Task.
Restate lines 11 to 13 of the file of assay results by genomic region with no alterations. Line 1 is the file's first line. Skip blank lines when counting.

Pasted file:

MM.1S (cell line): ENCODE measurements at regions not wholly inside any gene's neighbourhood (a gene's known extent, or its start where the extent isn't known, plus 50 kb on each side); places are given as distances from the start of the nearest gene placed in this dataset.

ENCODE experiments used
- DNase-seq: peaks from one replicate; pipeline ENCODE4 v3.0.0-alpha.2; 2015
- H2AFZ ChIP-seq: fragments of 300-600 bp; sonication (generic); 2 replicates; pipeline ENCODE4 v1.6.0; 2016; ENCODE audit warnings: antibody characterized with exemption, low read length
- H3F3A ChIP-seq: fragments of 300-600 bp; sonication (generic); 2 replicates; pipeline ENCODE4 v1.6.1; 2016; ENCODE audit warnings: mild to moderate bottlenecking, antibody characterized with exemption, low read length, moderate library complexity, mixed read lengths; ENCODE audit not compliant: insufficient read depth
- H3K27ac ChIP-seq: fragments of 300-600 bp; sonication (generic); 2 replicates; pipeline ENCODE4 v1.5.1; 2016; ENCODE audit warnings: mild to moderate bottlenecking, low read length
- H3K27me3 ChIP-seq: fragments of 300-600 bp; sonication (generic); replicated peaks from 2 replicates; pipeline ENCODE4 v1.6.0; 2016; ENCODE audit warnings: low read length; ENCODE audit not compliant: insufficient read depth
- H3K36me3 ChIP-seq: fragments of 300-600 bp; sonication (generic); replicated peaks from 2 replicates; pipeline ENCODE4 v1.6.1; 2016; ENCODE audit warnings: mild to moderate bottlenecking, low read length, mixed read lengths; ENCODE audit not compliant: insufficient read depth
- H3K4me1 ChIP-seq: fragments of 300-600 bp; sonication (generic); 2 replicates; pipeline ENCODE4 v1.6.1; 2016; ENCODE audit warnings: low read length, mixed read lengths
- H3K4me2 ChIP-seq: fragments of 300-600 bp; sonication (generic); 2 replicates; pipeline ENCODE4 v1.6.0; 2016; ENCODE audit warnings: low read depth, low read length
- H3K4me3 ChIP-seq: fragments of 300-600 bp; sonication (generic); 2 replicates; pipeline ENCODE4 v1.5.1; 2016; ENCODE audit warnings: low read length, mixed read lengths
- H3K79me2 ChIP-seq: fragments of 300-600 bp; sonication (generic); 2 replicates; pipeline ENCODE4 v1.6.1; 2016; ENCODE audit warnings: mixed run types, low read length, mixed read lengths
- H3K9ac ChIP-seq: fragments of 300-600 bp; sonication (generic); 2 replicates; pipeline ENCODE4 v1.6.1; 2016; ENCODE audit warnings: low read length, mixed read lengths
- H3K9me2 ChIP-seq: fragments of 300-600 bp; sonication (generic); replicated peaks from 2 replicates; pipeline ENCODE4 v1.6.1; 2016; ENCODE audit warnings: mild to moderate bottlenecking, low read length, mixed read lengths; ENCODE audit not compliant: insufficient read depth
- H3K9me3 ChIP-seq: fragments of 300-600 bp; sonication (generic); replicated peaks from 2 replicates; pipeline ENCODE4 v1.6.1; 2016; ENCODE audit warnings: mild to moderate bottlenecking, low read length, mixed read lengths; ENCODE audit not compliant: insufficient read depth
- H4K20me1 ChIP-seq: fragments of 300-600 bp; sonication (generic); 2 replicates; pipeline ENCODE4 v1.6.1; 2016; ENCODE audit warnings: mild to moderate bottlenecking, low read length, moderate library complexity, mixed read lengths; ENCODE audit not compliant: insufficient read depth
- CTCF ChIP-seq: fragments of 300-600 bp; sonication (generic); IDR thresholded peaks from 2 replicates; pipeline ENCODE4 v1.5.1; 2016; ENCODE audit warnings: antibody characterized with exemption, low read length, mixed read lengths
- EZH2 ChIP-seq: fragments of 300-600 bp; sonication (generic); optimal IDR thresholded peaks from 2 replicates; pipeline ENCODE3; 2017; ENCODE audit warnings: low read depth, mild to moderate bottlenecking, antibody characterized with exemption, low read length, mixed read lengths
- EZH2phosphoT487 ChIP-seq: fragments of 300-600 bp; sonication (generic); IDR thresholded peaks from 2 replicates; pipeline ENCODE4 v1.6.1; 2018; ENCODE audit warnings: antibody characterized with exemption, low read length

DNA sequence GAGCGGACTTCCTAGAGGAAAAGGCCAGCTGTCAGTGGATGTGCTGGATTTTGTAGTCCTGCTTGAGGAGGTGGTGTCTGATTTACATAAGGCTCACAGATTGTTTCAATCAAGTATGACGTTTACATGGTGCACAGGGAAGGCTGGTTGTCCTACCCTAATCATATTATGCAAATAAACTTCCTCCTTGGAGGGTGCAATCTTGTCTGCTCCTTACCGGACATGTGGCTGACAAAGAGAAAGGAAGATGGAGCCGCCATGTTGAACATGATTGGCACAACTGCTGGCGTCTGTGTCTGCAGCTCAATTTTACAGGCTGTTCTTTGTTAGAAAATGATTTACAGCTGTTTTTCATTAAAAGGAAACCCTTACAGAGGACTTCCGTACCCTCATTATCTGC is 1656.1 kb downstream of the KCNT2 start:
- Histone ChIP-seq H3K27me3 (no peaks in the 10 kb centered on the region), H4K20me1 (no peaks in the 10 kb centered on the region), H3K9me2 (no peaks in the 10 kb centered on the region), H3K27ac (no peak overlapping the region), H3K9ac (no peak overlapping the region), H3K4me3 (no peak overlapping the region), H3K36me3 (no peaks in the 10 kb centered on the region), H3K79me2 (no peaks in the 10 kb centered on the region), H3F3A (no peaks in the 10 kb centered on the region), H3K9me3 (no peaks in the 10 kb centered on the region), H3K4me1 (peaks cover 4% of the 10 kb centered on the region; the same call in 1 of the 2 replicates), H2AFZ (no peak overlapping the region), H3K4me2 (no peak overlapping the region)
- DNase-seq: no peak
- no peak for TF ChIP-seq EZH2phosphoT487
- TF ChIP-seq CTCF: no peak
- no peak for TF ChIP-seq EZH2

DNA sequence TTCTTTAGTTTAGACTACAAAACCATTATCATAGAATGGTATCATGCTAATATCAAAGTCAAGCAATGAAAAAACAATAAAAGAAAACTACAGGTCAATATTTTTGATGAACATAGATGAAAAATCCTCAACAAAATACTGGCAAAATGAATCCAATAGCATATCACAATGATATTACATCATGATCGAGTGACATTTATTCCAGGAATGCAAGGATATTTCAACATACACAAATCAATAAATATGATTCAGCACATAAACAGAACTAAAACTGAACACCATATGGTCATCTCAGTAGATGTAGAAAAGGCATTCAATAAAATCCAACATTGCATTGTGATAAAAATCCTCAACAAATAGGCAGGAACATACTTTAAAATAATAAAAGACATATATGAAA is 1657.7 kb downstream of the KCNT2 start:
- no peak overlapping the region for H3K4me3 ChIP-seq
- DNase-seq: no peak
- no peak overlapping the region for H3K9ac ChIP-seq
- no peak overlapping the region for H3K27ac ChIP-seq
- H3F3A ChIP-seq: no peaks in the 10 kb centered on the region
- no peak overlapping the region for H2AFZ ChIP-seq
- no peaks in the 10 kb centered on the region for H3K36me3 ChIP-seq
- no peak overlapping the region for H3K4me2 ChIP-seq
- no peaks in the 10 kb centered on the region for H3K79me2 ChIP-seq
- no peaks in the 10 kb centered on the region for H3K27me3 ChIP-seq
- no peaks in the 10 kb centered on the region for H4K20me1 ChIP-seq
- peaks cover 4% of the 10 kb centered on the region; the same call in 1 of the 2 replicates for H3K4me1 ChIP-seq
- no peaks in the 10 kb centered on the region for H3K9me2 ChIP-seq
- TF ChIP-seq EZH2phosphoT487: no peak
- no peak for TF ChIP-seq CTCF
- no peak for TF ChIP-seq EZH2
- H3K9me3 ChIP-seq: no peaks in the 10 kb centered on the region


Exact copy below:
- H3K4me3 ChIP-seq: fragments of 300-600 bp; sonication (generic); 2 replicates; pipeline ENCODE4 v1.5.1; 2016; ENCODE audit warnings: low read length, mixed read lengths
- H3K79me2 ChIP-seq: fragments of 300-600 bp; sonication (generic); 2 replicates; pipeline ENCODE4 v1.6.1; 2016; ENCODE audit warnings: mixed run types, low read length, mixed read lengths
- H3K9ac ChIP-seq: fragments of 300-600 bp; sonication (generic); 2 replicates; pipeline ENCODE4 v1.6.1; 2016; ENCODE audit warnings: low read length, mixed read lengths